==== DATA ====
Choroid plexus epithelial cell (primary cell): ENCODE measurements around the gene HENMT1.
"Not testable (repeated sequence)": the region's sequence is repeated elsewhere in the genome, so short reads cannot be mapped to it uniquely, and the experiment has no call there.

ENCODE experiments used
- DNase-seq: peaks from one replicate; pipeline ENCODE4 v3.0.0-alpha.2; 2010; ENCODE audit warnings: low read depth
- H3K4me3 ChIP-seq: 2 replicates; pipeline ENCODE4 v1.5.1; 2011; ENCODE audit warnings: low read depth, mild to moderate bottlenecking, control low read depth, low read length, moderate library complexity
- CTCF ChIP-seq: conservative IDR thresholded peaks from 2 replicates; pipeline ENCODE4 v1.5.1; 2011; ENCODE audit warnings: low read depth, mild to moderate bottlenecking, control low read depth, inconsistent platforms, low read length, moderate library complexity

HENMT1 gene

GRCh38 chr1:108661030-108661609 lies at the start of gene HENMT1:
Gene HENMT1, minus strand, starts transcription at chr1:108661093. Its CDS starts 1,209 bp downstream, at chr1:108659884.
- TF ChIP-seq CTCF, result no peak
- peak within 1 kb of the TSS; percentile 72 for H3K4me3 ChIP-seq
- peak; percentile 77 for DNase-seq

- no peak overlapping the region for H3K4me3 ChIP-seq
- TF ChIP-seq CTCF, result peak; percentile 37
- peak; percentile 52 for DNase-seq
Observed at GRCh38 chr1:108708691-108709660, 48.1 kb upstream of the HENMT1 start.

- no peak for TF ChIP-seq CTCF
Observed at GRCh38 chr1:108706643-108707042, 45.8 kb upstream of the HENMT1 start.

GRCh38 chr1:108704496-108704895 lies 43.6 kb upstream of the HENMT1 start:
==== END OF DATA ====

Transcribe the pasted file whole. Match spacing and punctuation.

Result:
Choroid plexus epithelial cell (primary cell): ENCODE measurements around the gene HENMT1.
"Not testable (repeated sequence)": the region's sequence is repeated elsewhere in the genome, so short reads cannot be mapped to it uniquely, and the experiment has no call there.

ENCODE experiments used
- DNase-seq: peaks from one replicate; pipeline ENCODE4 v3.0.0-alpha.2; 2010; ENCODE audit warnings: low read depth
- H3K4me3 ChIP-seq: 2 replicates; pipeline ENCODE4 v1.5.1; 2011; ENCODE audit warnings: low read depth, mild to moderate bottlenecking, control low read depth, low read length, moderate library complexity
- CTCF ChIP-seq: conservative IDR thresholded peaks from 2 replicates; pipeline ENCODE4 v1.5.1; 2011; ENCODE audit warnings: low read depth, mild to moderate bottlenecking, control low read depth, inconsistent platforms, low read length, moderate library complexity

HENMT1 gene

GRCh38 chr1:108661030-108661609 lies at the start of gene HENMT1:
Gene HENMT1, minus strand, starts transcription at chr1:108661093. Its CDS starts 1,209 bp downstream, at chr1:108659884.
- TF ChIP-seq CTCF, result no peak
- peak within 1 kb of the TSS; percentile 72 for H3K4me3 ChIP-seq
- peak; percentile 77 for DNase-seq

- no peak overlapping the region for H3K4me3 ChIP-seq
- TF ChIP-seq CTCF, result peak; percentile 37
- peak; percentile 52 for DNase-seq
Observed at GRCh38 chr1:108708691-108709660, 48.1 kb upstream of the HENMT1 start.

- no peak for TF ChIP-seq CTCF
Observed at GRCh38 chr1:108706643-108707042, 45.8 kb upstream of the HENMT1 start.

GRCh38 chr1:108704496-108704895 lies 43.6 kb upstream of the HENMT1 start: